Ever since Maryland allowed local jurisdictions to erect speed cameras, Anne Arundel County has elected to decline to take part in the program. Granted, the state has stepped in and placed some within work zones along Route 295. Still, our county has not exploited this revenue opportunity like many of our neighboring jurisdictions. Now, the city of Annapolis wants to tap into this well.
This week, the Annapolis City Council unanimously approved legislation that fines vehicle owners $40 for traveling 12 or more miles over the posted limit within designated school zones. Amazingly, not a single resident spoke out against the measure during the public hearing.
On its face, the use of speed cameras looks like sound public policy. After all, most parents would support increased speed enforcement around their child’s school. Of course, the motive doesn’t really involve safety. Rather, it’s little more than a money grab for cash strapped municipalities. Typically, a local government will contract with a vendor, who will maintain the equipment, forward the picture of the offending vehicle to police and then mail the citation to the owner. In other words, speed cameras truly mean a cash cow to the businesses behind them.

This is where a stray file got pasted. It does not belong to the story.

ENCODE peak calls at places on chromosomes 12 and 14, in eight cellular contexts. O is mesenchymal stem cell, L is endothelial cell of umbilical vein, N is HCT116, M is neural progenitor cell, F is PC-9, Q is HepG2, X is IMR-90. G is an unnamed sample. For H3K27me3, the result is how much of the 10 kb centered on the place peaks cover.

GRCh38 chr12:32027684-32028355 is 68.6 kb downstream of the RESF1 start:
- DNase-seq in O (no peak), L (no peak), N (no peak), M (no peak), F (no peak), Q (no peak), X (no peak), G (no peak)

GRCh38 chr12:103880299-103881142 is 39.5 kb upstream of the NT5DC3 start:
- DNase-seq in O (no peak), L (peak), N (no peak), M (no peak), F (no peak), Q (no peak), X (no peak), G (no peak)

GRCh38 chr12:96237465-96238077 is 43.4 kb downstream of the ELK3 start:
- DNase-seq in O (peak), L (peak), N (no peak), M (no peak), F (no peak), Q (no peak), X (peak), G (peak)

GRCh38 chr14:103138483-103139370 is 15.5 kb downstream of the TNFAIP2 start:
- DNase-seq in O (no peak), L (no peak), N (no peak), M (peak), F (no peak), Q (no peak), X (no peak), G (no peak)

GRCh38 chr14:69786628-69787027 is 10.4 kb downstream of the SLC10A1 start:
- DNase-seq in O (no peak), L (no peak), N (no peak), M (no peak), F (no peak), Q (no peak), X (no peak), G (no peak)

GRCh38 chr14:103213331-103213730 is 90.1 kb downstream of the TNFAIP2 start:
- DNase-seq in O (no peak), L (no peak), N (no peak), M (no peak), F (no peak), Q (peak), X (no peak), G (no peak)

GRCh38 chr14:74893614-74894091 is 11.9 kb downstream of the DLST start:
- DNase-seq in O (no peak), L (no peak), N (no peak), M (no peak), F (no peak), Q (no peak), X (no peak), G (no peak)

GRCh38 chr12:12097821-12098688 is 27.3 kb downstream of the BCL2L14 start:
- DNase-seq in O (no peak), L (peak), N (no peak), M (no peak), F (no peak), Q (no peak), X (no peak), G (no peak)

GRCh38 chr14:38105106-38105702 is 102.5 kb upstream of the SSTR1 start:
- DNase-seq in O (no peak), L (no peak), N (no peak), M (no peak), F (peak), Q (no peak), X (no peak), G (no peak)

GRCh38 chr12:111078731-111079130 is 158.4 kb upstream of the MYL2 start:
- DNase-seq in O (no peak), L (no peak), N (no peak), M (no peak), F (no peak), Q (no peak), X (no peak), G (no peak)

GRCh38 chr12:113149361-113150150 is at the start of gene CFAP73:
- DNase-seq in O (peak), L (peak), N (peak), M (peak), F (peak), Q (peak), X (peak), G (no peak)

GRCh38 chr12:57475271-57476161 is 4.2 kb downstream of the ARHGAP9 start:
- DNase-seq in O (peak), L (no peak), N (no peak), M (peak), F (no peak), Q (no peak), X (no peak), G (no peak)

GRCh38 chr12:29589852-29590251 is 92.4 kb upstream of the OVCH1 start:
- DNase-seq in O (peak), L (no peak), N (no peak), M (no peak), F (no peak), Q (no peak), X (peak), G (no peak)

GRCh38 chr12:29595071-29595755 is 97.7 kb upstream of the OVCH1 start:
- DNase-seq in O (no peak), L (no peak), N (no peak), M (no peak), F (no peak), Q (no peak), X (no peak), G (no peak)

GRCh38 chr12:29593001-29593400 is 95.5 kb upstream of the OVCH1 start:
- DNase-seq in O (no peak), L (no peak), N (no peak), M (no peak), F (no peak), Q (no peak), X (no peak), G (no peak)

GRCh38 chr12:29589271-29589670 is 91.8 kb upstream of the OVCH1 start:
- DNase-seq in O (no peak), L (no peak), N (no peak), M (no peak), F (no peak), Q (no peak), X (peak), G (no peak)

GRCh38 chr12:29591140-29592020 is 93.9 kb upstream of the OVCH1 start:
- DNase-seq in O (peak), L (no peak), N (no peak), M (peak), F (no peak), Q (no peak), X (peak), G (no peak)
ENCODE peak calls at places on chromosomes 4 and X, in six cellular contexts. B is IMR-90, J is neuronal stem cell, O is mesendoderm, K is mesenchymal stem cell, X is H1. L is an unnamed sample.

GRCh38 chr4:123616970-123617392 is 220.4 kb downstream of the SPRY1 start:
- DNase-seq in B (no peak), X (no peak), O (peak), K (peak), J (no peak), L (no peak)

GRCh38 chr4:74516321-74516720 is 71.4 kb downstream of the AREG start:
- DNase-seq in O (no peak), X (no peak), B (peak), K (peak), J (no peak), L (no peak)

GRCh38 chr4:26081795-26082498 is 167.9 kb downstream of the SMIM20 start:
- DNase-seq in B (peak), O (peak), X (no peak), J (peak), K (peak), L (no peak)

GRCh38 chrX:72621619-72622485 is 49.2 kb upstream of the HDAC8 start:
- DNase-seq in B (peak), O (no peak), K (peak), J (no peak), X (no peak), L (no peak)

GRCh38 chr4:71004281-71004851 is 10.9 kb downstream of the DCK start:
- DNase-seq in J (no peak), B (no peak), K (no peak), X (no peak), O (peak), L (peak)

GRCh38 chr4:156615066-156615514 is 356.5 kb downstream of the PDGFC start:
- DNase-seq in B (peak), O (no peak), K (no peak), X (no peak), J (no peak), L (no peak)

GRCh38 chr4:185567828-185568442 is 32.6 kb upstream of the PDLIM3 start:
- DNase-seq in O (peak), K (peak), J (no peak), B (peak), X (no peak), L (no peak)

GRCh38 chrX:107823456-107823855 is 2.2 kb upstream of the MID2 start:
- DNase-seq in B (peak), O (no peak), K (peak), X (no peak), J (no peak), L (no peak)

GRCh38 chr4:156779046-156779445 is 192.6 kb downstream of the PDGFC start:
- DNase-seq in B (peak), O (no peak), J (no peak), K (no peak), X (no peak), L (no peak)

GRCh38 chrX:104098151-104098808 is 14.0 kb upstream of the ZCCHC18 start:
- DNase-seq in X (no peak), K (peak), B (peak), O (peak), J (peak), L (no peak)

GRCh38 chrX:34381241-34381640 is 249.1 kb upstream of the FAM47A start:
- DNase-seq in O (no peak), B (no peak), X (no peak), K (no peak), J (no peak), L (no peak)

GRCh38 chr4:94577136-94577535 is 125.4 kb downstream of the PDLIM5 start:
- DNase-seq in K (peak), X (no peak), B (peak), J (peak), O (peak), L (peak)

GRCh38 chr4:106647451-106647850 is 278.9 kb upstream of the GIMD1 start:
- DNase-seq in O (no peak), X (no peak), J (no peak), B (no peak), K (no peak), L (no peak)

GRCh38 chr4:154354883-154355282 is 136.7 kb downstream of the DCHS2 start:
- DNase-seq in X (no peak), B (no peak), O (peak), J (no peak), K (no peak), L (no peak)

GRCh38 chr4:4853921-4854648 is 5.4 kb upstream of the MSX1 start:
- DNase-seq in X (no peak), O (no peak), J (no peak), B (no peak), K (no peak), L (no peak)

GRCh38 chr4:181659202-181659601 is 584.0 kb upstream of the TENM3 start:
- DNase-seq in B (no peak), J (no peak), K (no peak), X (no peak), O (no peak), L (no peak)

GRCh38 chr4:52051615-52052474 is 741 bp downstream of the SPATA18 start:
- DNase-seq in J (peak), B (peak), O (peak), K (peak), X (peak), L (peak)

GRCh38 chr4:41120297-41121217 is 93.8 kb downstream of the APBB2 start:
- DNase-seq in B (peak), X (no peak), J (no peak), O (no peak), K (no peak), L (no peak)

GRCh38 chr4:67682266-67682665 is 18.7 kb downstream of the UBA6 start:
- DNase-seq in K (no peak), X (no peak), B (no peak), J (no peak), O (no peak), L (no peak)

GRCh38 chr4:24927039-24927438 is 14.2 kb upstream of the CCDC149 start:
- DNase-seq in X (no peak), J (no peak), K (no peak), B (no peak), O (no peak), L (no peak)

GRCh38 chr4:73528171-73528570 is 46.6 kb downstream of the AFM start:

In theory, the potential for profit shouldn’t make its way into this argument. Still, these enforcement tools often disappear once the revenue fails to meet certain expectations. For instance, Baltimore County recently moved three speed cameras when the once lofty profit projections evolved into a net-loss. Likewise, red light and speed cameras disappeared in other areas such as Arizona and Los Angeles once the earnings didn’t outgain the operating expenses. Wait a minute, didn’t they cite safety concerns as the primary reason for installing these machines?
Bottom line, old-school police enforcement remains the best tool for getting drivers to slow down. If they increase their presence in school zones for a couple weeks, most drivers will cautiously slow down for months. Besides, under this scenario an officer can cite an actual driver instead of automatically punishing the vehicle owner.